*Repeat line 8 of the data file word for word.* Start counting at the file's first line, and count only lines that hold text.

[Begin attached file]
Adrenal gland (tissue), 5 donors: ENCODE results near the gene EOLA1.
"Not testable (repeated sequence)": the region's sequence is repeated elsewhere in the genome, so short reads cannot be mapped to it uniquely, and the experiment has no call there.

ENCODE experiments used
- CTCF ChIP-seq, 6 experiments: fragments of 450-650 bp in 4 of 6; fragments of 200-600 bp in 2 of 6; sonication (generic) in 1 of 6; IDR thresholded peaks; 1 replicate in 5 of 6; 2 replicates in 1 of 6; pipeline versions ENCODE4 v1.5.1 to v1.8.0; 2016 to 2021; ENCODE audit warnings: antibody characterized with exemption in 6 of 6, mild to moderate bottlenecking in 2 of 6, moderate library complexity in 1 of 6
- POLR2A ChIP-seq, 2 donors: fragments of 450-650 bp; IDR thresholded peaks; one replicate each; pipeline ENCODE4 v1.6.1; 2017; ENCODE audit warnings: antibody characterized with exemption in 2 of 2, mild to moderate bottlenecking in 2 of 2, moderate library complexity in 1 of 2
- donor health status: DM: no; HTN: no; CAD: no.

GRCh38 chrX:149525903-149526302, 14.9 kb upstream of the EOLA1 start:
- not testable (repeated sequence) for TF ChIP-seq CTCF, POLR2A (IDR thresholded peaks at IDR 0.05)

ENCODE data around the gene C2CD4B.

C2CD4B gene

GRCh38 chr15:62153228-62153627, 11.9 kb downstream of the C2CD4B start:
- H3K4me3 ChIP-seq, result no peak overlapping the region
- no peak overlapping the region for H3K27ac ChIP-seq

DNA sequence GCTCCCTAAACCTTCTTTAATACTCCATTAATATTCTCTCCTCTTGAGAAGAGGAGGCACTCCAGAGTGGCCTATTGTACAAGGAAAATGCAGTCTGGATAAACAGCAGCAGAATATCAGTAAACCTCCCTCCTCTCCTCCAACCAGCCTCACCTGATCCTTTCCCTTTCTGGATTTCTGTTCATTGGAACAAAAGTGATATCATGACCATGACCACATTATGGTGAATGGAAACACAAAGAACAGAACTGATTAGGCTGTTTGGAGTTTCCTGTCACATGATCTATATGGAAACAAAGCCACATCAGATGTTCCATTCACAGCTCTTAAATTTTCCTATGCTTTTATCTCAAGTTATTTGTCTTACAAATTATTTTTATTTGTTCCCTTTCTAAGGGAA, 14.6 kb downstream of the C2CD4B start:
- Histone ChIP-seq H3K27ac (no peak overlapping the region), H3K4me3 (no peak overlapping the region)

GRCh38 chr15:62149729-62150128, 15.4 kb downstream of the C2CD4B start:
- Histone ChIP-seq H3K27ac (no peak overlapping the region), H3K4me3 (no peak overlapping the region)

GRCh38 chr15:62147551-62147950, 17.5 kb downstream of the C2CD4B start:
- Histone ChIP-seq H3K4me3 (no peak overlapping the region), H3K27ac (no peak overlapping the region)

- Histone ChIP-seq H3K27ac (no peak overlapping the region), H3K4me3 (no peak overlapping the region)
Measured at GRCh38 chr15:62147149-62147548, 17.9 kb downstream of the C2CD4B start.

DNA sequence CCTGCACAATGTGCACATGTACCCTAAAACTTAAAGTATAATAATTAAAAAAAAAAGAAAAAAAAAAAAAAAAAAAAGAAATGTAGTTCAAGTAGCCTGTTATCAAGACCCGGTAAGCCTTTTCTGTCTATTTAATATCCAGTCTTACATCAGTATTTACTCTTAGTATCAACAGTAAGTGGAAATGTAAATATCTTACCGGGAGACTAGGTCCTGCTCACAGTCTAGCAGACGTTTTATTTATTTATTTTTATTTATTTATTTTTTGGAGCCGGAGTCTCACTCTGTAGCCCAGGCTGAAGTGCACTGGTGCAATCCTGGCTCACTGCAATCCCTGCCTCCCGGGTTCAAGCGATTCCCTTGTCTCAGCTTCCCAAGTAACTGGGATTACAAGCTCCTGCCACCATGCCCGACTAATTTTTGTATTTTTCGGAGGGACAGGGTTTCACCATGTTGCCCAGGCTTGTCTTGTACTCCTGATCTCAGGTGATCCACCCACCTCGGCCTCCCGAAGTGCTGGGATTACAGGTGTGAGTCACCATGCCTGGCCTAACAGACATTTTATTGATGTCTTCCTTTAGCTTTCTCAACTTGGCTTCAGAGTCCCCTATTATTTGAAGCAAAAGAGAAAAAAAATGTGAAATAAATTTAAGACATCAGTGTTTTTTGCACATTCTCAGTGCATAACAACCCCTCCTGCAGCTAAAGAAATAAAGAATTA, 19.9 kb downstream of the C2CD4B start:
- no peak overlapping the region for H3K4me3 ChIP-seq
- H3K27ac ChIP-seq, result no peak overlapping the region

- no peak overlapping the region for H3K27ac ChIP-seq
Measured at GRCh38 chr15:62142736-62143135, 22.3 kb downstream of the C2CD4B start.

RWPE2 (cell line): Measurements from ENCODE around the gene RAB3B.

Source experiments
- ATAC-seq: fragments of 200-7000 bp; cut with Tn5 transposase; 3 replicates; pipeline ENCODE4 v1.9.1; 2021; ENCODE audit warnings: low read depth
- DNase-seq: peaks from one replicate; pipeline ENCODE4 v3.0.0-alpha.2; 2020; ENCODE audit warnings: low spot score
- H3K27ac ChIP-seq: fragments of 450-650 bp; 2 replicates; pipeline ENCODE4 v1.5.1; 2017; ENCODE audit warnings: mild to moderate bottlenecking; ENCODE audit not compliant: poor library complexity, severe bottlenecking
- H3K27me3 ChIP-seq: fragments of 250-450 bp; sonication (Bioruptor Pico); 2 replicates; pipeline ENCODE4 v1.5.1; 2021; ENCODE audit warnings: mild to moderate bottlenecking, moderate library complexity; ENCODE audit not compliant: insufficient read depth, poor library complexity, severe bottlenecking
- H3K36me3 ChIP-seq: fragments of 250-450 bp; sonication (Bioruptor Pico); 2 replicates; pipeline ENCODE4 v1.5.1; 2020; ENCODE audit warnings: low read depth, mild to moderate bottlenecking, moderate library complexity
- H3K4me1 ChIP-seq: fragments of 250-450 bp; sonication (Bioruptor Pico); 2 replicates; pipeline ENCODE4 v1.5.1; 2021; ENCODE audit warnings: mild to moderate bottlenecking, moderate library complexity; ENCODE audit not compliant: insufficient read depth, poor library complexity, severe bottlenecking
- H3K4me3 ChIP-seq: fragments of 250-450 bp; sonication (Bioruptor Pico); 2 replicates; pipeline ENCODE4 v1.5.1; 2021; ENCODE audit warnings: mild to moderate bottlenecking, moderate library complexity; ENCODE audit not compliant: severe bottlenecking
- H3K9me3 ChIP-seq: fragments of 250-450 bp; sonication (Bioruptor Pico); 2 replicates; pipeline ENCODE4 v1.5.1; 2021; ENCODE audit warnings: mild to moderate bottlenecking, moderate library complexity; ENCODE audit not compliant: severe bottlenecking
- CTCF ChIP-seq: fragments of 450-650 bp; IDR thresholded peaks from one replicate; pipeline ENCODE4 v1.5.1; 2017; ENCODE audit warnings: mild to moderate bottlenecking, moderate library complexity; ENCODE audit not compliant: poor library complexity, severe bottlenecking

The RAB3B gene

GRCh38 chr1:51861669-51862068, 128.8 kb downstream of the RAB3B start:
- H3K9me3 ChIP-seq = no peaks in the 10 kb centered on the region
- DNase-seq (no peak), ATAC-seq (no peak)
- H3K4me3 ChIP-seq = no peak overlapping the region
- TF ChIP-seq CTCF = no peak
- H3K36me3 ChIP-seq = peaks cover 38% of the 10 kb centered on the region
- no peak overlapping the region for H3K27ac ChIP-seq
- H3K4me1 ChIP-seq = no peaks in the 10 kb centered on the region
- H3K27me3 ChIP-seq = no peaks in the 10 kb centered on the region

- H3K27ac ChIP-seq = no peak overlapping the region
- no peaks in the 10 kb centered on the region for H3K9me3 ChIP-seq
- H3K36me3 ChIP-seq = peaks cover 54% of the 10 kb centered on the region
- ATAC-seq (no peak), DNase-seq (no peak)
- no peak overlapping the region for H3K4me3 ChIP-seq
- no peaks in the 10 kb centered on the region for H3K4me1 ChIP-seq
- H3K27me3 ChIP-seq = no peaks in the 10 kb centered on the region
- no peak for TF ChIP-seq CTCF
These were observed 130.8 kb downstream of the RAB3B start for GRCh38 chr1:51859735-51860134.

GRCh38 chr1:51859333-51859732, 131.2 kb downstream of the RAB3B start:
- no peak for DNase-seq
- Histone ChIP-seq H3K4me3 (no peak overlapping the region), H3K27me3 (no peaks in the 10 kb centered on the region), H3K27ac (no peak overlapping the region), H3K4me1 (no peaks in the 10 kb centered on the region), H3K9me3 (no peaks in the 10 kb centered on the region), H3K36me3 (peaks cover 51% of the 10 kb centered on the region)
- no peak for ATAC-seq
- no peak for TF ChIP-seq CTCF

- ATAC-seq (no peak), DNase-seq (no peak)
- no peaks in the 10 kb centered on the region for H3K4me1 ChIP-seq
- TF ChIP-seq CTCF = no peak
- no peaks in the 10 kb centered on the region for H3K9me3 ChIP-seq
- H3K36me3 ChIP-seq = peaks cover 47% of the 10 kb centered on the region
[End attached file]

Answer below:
- not testable (repeated sequence) for TF ChIP-seq CTCF, POLR2A (IDR thresholded peaks at IDR 0.05)